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19 Most Unexpected Occasions To Drink To Your Health


19 Most Unexpected Occasions To Drink To Your Health



Guys agonize over the menu—steak  or chicken, fries or baked caesar —but few of us seriously think about what to drink. “I’ll have what he’s having,” we say. Or we fall back on knee-jerk favorites: a cola, a cold one, a cup of coffee, a cocktail. But our bodies are 60 percent fluid i.e. 108 pounds of a 180-pound man[1] are H20—so what we drink is just as important as what we eat.

“Staying hydrated and drinking the right thing at the right time can make a difference in how you feel and perform”

Drinking something is the quickest way to nourish, refuel, recover, and re-energize yourself[2]. To remove your confusion of what not to drink, we bring you the 19 most unexpected occasions to drink to your health. Consider hitting the bottle in any of these conditions.


Symptoms: HUNGER

Remedy: You’re on the road, scanning fast-food joints. Head to a drink outlet instead, and grab a canned meal replacement, such as  Ensure (250 calories, 6 grams of fat) or Boost (240 calories, 4 grams of fat). They give you much of what you need. Or have tomato juice. It’s thick and satisfying.


Remedy: Buy a bottle of peppermint oil and mix a few drops with 2 teaspoons of sugar. Dissolve the mixture in a half-glass of water. It should help reduce spasms in your intestinal tract[3].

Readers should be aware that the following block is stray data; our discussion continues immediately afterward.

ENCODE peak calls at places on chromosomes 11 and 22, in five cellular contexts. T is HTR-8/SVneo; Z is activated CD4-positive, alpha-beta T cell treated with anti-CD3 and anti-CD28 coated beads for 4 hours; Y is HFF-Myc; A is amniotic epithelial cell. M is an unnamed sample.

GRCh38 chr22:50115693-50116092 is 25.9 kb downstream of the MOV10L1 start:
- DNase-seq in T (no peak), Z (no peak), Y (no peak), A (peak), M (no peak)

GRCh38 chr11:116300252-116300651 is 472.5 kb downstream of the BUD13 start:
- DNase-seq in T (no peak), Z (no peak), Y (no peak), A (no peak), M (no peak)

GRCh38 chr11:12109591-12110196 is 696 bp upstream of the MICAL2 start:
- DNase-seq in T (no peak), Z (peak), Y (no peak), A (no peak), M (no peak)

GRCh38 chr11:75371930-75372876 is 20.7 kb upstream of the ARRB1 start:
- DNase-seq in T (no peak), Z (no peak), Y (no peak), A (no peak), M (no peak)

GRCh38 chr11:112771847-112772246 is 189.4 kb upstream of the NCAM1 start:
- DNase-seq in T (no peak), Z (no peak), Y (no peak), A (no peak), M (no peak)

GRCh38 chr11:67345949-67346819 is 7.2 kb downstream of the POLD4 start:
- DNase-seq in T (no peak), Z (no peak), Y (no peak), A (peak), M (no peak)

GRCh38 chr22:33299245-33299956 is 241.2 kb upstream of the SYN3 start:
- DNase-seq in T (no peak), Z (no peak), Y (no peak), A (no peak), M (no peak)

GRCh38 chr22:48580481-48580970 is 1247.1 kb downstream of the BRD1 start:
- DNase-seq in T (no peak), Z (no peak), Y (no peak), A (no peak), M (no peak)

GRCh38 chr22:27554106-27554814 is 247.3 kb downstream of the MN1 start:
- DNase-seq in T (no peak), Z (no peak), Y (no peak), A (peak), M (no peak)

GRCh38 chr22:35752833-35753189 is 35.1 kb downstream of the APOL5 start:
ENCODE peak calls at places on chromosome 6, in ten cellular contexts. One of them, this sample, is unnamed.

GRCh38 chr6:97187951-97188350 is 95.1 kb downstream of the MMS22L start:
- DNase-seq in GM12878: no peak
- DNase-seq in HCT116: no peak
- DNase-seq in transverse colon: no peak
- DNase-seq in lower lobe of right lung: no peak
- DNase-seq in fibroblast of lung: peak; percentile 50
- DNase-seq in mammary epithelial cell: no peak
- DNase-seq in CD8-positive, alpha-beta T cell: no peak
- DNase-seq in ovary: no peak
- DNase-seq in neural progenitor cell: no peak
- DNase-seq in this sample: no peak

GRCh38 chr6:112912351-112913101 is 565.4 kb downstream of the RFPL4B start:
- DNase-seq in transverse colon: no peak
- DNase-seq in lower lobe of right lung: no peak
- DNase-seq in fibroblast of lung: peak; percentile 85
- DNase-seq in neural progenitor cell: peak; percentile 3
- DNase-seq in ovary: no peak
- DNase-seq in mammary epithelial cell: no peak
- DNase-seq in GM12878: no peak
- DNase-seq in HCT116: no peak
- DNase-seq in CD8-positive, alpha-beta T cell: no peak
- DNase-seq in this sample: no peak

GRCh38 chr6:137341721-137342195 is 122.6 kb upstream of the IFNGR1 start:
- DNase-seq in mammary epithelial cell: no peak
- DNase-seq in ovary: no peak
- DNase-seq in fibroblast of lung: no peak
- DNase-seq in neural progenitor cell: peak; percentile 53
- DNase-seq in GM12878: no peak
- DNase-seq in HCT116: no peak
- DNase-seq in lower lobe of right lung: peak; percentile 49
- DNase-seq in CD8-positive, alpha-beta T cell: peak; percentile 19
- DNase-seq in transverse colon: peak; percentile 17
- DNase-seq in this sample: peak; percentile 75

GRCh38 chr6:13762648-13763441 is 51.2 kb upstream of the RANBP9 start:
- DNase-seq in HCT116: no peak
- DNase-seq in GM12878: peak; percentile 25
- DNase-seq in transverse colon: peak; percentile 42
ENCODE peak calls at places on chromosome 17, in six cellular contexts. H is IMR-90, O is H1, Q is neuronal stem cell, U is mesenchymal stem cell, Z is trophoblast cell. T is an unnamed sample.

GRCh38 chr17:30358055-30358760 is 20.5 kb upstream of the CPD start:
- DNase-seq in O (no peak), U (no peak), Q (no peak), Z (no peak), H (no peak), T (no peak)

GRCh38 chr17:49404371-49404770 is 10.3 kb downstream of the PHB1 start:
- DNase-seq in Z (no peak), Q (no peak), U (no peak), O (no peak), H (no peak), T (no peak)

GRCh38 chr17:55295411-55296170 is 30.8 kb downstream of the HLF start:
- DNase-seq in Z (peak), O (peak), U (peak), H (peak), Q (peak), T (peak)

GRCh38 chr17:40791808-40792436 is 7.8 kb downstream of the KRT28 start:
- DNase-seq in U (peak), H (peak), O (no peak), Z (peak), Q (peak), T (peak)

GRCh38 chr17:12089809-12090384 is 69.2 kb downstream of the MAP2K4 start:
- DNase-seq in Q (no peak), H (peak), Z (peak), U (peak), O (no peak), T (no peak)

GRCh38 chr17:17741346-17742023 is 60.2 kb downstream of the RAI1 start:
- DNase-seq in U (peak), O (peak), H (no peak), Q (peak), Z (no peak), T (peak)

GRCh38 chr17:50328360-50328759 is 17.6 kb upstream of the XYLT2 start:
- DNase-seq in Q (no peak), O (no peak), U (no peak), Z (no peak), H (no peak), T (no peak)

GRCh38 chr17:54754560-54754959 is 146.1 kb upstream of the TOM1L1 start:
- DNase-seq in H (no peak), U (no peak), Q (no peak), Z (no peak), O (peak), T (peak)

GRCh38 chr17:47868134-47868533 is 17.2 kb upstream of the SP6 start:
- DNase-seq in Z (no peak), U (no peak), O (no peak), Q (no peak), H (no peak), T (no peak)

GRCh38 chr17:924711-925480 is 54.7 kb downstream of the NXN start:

Symptoms :ANXIETY

Remedy: Have a brew, but make it a nonalcoholic beer. The hops will calm you down.


Remedy: You need liquid and fiber to spur your cranky colon, so mix a fruit smoothie. Toss an orange, a banana some frozen berries, a handful of cereals, some orange juice, a and ice into a blender. Pour the concoction into your travel mug and head to work. By the time you turn on your PC, you’ll be ready to download.


Remedy: Try warm milk, just like Mom used to make. Milk contains L-tryptophan[4], the same protein that has you fighting for couch space after your Thanks-giving turkey dinner. What to avoid: alcohol. A bottle of cold duck may put you out, but you won’t sleep as well, and you’ll be likely to wake up—we hope—to pee.


Remedy: Drinking too much water right after exercise encourages your kidneys to excrete it faster[5]. So have a sports drink, t such as Gatorade. Sports drinks contain small amounts of sodium and electrolytes that help direct the water where it’s needed most in the body.


Remedy: Studies show that both carbohydrates and protein are necessary for refueling after a hard workout[6]. So buy a powdered drink mix that has the necessary 4-to-1 ratio of carbohydrates to protein. Or have 16 ounces of orange juice and half of a tuna sandwich.


Remedy: Here’s your excuse to have a dark beer. Heavy brews, such as porters, contain flavonoids—antioxidants that help you recover more quickly from your morning blast-a-thon. But be sure you’re properly hydrated before you imbibe. Alcohol is a diuretic.


Remedy: Make yourself a cup of hot chocolate. Cocoa powder has more antioxidant power than green tea[7] or any fruit or vegetable you can name. Numerous studies have shown that antioxidants fight cancer.


Remedy: Diarrhea swiftly depletes the fluids and essential electrolytes that keep your system balanced. You need to re-place them fast, so have a sports drink to refuel. Better yet, if you have Pedialyte in the house for your kids, try that. (Pedialyte also comes in freezer pops, in case you’re having trouble keeping down fluids.)